Bernard Madoff 248 88 .
(photo credit: AP)
Earlier this week, a couple of teenaged boys called The Palm Beach Post to brag that they had toilet-papered Bernard Madoff's Florida getaway, supposedly in retaliation for losing their trust funds in his alleged $50 billion swindle.
It was the second prank at the house, where thieves swiped a $10,000 bronze statue last month, only to return it with a note reading, "Bernie the Swindler, Lesson: Return stolen property to rightful owners."
In New York, where Madoff's punishment has so far consisted of spending the harsh winter sequestered in his warm $7 million Park Avenue apartment, the attacks have been verbal, and far more violent: "I'd love to put a hatchet in Bernie Madoff's head, and I know there are other Jews who feel that way," one lawyer told Bloomberg News recently, echoing the death threats that prompted the financier to wear a Kevlar vest to a recent court hearing.
But how do you take a hatchet to a recession? That's the question President Barack Obama, aided by his Democratic Congress, is struggling with this week. The free fall and panic that accompanied the early stages of the economic collapse last fall have been replaced by grim acceptance - a national bracing for worse to come that has all but dissipated last week's fillip of hope.
Jewish groups are - finally - asking the same question.
FOR A month, Jews have been preoccupied with Madoff. The YIVO Institute went so far as to host a panel advertised as "A Jewish Reckoning" on the debacle; audience members suggested an eye for an eye, or a ritual stoning, as an appropriate Jewish punishment for his sins.
The losses from Madoff's Ponzi scheme have disproportionately affected the Jewish investors he courted so aggressively, from Long Island to Palm Beach to Hollywood. Charities like the Chais Family Foundation and institutions like Yeshiva University knew immediately that they had lost hundreds of millions of dollars in endowment funds, but that ripple effect is still spreading to charities, both Jewish and secular, supported by Madoff's thousands of victims.
Just this week, the American Civil Liberties Union laid off 10 percent of its staff, citing $9 million in lost funding after the Picower Foundation and the JEHT Foundation, both Jewish-backed organizations, were forced to close their doors because of losses to Madoff.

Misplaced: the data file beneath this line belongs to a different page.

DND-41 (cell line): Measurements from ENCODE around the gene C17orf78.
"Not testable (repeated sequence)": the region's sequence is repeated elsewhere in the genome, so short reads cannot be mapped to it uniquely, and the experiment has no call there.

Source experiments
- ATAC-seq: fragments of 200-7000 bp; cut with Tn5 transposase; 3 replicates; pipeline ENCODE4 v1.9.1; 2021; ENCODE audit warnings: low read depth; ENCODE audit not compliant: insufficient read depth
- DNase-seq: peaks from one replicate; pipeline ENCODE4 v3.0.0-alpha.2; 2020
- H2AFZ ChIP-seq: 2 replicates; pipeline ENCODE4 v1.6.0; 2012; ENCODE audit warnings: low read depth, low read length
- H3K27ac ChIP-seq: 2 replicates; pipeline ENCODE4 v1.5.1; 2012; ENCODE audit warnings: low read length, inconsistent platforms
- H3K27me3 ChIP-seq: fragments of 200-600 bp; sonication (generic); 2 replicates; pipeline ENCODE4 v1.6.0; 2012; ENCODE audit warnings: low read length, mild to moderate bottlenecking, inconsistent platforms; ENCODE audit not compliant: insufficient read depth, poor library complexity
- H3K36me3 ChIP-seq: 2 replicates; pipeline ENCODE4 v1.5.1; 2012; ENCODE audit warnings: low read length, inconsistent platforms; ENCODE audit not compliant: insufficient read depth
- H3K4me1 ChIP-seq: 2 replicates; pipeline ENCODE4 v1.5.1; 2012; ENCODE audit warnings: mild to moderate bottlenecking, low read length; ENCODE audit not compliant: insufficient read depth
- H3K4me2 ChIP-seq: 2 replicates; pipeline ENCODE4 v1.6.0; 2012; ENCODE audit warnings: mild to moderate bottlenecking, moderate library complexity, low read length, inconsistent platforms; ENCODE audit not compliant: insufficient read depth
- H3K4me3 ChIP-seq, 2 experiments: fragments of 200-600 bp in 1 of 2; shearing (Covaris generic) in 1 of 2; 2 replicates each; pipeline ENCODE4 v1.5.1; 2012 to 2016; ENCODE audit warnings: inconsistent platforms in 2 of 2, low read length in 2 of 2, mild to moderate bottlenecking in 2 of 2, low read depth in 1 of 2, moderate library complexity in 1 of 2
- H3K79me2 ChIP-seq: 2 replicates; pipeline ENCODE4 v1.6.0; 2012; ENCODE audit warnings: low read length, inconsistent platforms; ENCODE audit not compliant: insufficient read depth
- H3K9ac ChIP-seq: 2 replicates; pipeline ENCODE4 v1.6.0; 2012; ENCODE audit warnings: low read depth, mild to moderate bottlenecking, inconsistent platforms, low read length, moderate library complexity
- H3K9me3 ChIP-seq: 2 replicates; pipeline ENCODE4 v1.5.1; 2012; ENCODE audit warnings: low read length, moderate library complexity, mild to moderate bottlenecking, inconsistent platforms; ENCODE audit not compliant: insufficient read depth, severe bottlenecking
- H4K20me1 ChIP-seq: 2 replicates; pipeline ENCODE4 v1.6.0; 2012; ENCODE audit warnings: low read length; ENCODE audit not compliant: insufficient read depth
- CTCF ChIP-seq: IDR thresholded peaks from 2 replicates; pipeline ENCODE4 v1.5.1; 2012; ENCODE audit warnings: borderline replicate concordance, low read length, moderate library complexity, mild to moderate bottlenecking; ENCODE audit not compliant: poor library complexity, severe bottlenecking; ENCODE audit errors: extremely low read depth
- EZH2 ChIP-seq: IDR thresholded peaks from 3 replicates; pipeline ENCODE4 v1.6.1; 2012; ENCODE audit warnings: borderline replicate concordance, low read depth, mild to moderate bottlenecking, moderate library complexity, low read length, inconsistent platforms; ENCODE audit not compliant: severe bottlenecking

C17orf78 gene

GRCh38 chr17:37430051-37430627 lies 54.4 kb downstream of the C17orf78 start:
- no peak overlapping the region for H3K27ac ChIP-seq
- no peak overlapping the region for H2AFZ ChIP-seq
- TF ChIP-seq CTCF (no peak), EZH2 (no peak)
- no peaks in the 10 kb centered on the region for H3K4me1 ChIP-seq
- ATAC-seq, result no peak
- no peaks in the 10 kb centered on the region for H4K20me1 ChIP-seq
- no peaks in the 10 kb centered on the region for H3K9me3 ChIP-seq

But, as with Lehman Brothers before him, Madoff has begun slipping out of the frame as the economic picture continues to worsen, dampening dreams of a short, sharp contraction. Earlier this month, Hadassah said it was laying off a quarter of its US staff, and in turn slashing funding for the Young Judaea program in Israel because of the prospect of reduced donations this year, as well as because of losses with Madoff.
With or without him, the organizations looking to navigate the recession are getting smaller returns from their existing investments in the bear market, forcing them to lay off staff and cut services just when they're most needed - adding just a bit more misery to the overall picture.
"The key to fixing private philanthropy will be for us to get out of this recession and turn the stock market around. If I had a magic wand, I would declare this recession over, and reap all the dividends that flow from that," said William Daroff, director of the Washington office of United Jewish Communities.
Critics have challenged charities to tap into their endowment funds - popularly perceived as "rainy day" savings - but few have been willing to violate the golden rule of fund-raising: Never spend your principal.
"People are waiting to see how deep this recession is, whether it will be six months or 15 months," said Daroff. "If this turns out to be deep and devastating but quick, they'll be less inclined to dip into what really is the future of the Jewish community."
THE NUMBERS in play in Washington dwarf anything Madoff ever dreamed of losing in his Manhattan office: $819 billion in tax cuts and spending increases designed to prod wary, and weary, businesses and consumers into spending, on top of more than $500 billion in securities the government has bought from mortgage lenders and the $700 billion bank bailout program.
So far that money, real and promised, has done little to slow the downward spiral of the American economy. About 125,000 workers have been laid off just this month, on top of 2.6 million people whose jobs disappeared last year - approximately twice as many people as crowded the Washington Mall to watch Obama's inauguration.
On Wall Street, bonuses dropped 44 percent - a swift contraction that prompted a series of frivolous howls in the press this week from girls whose free-spending boyfriends were suddenly cutting back on expenses, including fancy dates and shopping sprees.
That, in turn, is generating real suffering in the city's vast network of service industries, and in the government's ability to deal with the stalled economy. New York state's unemployment insurance program has been insolvent since the first of the year, borrowing $90 million a week to meet claims - or about as much as Hadassah said it lost to Madoff, all told.
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